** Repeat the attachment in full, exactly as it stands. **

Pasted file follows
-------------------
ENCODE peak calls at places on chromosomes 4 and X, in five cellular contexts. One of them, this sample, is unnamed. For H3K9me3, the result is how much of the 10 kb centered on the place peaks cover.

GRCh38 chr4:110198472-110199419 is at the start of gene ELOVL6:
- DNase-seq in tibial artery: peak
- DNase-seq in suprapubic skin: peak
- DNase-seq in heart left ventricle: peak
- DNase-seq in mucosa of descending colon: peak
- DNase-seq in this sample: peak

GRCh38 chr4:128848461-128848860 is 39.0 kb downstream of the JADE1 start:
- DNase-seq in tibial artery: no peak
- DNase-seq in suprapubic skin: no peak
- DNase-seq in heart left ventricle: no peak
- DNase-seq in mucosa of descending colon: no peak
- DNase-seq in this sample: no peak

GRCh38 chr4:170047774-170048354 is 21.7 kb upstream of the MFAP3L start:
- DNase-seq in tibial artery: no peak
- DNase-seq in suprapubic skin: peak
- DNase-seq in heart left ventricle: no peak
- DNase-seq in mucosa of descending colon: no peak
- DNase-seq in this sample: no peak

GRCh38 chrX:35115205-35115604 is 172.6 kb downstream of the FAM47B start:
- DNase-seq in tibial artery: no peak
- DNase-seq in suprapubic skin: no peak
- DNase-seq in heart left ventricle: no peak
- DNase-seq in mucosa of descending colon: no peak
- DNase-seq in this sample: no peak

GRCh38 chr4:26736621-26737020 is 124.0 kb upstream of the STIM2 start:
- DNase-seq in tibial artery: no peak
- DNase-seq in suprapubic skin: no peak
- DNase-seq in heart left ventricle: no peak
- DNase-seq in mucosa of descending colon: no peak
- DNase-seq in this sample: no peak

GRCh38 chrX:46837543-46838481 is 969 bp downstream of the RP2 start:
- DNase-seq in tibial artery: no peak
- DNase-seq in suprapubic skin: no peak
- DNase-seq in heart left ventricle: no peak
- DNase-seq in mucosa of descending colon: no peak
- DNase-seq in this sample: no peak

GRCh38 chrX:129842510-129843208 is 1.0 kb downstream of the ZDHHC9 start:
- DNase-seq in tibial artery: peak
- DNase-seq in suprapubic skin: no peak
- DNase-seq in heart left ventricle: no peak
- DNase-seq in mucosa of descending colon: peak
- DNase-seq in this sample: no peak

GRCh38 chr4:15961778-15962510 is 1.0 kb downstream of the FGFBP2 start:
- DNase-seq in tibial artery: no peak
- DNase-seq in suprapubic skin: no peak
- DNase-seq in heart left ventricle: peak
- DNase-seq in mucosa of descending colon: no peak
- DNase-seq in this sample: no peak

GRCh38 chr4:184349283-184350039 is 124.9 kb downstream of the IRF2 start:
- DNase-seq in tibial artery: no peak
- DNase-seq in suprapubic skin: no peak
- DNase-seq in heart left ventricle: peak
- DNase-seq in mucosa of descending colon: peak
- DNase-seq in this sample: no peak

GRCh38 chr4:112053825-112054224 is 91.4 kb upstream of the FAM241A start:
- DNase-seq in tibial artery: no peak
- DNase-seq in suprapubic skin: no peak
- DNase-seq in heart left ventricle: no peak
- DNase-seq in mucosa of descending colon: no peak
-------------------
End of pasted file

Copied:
ENCODE peak calls at places on chromosomes 4 and X, in five cellular contexts. One of them, this sample, is unnamed. For H3K9me3, the result is how much of the 10 kb centered on the place peaks cover.

GRCh38 chr4:110198472-110199419 is at the start of gene ELOVL6:
- DNase-seq in tibial artery: peak
- DNase-seq in suprapubic skin: peak
- DNase-seq in heart left ventricle: peak
- DNase-seq in mucosa of descending colon: peak
- DNase-seq in this sample: peak

GRCh38 chr4:128848461-128848860 is 39.0 kb downstream of the JADE1 start:
- DNase-seq in tibial artery: no peak
- DNase-seq in suprapubic skin: no peak
- DNase-seq in heart left ventricle: no peak
- DNase-seq in mucosa of descending colon: no peak
- DNase-seq in this sample: no peak

GRCh38 chr4:170047774-170048354 is 21.7 kb upstream of the MFAP3L start:
- DNase-seq in tibial artery: no peak
- DNase-seq in suprapubic skin: peak
- DNase-seq in heart left ventricle: no peak
- DNase-seq in mucosa of descending colon: no peak
- DNase-seq in this sample: no peak

GRCh38 chrX:35115205-35115604 is 172.6 kb downstream of the FAM47B start:
- DNase-seq in tibial artery: no peak
- DNase-seq in suprapubic skin: no peak
- DNase-seq in heart left ventricle: no peak
- DNase-seq in mucosa of descending colon: no peak
- DNase-seq in this sample: no peak

GRCh38 chr4:26736621-26737020 is 124.0 kb upstream of the STIM2 start:
- DNase-seq in tibial artery: no peak
- DNase-seq in suprapubic skin: no peak
- DNase-seq in heart left ventricle: no peak
- DNase-seq in mucosa of descending colon: no peak
- DNase-seq in this sample: no peak

GRCh38 chrX:46837543-46838481 is 969 bp downstream of the RP2 start:
- DNase-seq in tibial artery: no peak
- DNase-seq in suprapubic skin: no peak
- DNase-seq in heart left ventricle: no peak
- DNase-seq in mucosa of descending colon: no peak
- DNase-seq in this sample: no peak

GRCh38 chrX:129842510-129843208 is 1.0 kb downstream of the ZDHHC9 start:
- DNase-seq in tibial artery: peak
- DNase-seq in suprapubic skin: no peak
- DNase-seq in heart left ventricle: no peak
- DNase-seq in mucosa of descending colon: peak
- DNase-seq in this sample: no peak

GRCh38 chr4:15961778-15962510 is 1.0 kb downstream of the FGFBP2 start:
- DNase-seq in tibial artery: no peak
- DNase-seq in suprapubic skin: no peak
- DNase-seq in heart left ventricle: peak
- DNase-seq in mucosa of descending colon: no peak
- DNase-seq in this sample: no peak

GRCh38 chr4:184349283-184350039 is 124.9 kb downstream of the IRF2 start:
- DNase-seq in tibial artery: no peak
- DNase-seq in suprapubic skin: no peak
- DNase-seq in heart left ventricle: peak
- DNase-seq in mucosa of descending colon: peak
- DNase-seq in this sample: no peak

GRCh38 chr4:112053825-112054224 is 91.4 kb upstream of the FAM241A start:
- DNase-seq in tibial artery: no peak
- DNase-seq in suprapubic skin: no peak
- DNase-seq in heart left ventricle: no peak
- DNase-seq in mucosa of descending colon: no peak